A devastating indictment of the corruption at the heart of the British State by one of our most popular media figures.
"Captive State," throroughly researched, well-written, and engaging, leads me to conclude that we are not far off the sort of lifestyle grimly portrayed by the likes of Orwell - only it won't be the State whose control we're under, but rather the multinationals. Everything needs to make a profit - our taxes, it seems, are not intended to enhance our quality of life but to assist in "driving commerce forward", "expanding into new markets" and other supercilious corporate-speak. For shame!
I held back one star because I was expecting a bit more from Monbiot as to how we, the Great Unwashed, can turn this horrible juggernaut around. There seems little point in voting for a change in government (he points out that New Labour has actually lowered the corporate tax rate - Maggie Thatcher would no doubt approve), and changing our habits as consumers means in most cases merely shifting our credit card bills from one set of greedy ogres to another.
Corporations certainly have an important role to play in a modern society, and are a necessary evil of any free enterprise system; it would seem governments have taken advantage of voter apathy and couch-potato behaviour to let them ride roughshod over the world.
I hope Mr. Monbiot will continue to enlighten us with further relevations in future books.
None of these episodes is covered in this book. Yet through its coverage of the Skye Bridge, the Coventry hospitals, the “regeneration” of Southampton, genetic engineering in agriculture and medicine, the takeover of our universities - and much, much more it explains everything about the decline in quality of life, accelerating gap between rich and poor, and the total destruction of anything remotely resembling “democracy” which is going on all around us while we sit there swigging Special Brew and watching reality tv.
If Monbiot never wrote another thing he would have entirely justified his existence with this book which is quite simply THE most important book on politics in Britain this century. In reading it you realise that you are not mad after all and neither are “they”!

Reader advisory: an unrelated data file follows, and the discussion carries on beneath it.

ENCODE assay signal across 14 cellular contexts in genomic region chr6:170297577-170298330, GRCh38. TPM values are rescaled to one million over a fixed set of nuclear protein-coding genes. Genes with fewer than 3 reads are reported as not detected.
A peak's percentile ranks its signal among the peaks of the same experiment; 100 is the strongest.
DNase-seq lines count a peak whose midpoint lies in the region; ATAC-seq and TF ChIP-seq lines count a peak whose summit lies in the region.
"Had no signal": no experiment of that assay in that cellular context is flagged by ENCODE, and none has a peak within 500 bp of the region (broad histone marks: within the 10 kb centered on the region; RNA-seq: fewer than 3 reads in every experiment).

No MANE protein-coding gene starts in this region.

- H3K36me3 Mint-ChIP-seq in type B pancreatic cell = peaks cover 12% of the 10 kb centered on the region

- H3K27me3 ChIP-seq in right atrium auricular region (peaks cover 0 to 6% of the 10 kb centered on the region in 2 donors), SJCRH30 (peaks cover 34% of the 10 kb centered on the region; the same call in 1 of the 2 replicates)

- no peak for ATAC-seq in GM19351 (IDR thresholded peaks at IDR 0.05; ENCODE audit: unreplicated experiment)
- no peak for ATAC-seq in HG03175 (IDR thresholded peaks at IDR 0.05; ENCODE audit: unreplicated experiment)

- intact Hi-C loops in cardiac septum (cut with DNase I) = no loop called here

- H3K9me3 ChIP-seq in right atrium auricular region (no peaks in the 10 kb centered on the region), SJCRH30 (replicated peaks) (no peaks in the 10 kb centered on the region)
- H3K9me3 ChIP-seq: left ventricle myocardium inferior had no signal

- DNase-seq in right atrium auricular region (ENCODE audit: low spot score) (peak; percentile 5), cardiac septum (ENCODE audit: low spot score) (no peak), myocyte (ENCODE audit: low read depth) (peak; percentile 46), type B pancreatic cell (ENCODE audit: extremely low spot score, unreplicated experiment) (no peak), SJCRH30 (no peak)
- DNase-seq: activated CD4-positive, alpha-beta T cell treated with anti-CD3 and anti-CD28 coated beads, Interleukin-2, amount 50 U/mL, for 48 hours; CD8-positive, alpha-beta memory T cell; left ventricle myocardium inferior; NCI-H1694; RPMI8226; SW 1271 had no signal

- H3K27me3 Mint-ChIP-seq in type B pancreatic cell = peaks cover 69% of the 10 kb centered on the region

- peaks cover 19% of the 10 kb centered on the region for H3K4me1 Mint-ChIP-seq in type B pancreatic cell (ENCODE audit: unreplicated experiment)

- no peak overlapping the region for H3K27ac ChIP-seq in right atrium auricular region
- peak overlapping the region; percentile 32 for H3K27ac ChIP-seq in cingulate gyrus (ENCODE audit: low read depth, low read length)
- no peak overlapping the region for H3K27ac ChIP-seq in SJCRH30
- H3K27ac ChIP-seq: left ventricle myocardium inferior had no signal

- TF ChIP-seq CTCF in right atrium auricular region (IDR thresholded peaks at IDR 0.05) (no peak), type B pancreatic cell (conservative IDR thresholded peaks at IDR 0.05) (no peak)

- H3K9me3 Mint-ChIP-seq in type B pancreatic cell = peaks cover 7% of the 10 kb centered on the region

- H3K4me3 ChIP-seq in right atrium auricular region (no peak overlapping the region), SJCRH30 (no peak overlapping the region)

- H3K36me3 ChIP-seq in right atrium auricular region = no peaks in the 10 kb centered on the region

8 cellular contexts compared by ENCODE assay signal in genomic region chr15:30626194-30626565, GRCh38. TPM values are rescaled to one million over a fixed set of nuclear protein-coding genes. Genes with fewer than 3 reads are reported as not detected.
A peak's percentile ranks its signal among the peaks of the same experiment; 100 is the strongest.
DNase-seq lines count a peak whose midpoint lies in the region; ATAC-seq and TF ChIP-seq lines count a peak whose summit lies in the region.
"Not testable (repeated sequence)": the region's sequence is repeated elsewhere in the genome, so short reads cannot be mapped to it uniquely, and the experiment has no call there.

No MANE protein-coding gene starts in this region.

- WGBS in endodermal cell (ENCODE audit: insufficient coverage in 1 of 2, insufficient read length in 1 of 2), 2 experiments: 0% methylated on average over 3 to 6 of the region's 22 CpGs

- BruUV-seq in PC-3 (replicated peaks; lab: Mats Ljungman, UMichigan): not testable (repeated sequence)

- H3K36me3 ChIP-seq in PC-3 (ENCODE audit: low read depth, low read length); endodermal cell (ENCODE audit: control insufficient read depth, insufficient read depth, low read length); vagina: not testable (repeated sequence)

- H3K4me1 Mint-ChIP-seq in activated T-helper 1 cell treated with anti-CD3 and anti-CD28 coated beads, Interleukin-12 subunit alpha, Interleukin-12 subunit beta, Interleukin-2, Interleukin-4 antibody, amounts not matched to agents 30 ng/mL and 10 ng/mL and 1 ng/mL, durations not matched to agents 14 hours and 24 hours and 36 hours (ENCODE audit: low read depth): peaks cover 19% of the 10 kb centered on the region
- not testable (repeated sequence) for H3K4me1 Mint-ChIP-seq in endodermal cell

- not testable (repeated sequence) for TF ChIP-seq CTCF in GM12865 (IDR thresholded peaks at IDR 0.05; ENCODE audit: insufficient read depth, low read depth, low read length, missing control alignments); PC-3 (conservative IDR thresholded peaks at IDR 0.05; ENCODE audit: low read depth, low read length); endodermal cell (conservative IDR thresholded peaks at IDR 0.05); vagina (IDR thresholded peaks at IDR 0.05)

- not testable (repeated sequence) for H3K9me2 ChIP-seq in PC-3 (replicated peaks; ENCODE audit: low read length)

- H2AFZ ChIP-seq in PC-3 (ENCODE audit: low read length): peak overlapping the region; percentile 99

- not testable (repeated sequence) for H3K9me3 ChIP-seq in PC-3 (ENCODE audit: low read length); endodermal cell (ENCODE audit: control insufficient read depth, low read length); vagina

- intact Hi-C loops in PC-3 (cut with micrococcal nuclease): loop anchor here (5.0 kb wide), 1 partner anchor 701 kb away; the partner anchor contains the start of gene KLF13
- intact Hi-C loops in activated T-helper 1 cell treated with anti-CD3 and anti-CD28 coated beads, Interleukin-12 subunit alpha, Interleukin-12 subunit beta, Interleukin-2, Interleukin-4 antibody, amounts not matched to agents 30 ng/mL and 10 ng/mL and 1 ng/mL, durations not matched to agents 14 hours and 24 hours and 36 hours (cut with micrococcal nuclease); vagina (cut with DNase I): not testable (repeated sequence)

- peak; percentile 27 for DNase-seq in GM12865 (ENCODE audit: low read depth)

Quick! We have only a few months to save the world. The single most useful thing each of us can do is to buy TWO COPIES of this book right now. Send one to your local MP with a note saying you are waiting for her/his response before casting another vote.
In whole it is a reminder that corporations are merely a tool to be used by the human race, and must not be allowed to affect our civil liberties. While the tone is journalistic and generally non-biased, the content is enough to stir the blood and inspire action at a personal level - this reader for one is already making efforts to avoid shopping at supermarkets. And reading it 3 years after its publication is still worthwhile - particularly as it now seems the power of corporate lobbying has reached the point where it can even co-erce governments into going to war.
The only thing that may put some readers off is that Monbiot is a researcher first, populist agitator second, and the academic-style prose with long lists of facts make certain sections a bit of a grind to read. For this reason a film by Monbiot would probably be a lot less successful than one by Michael Moore. But it would be a lot harder to pick holes in his arguments.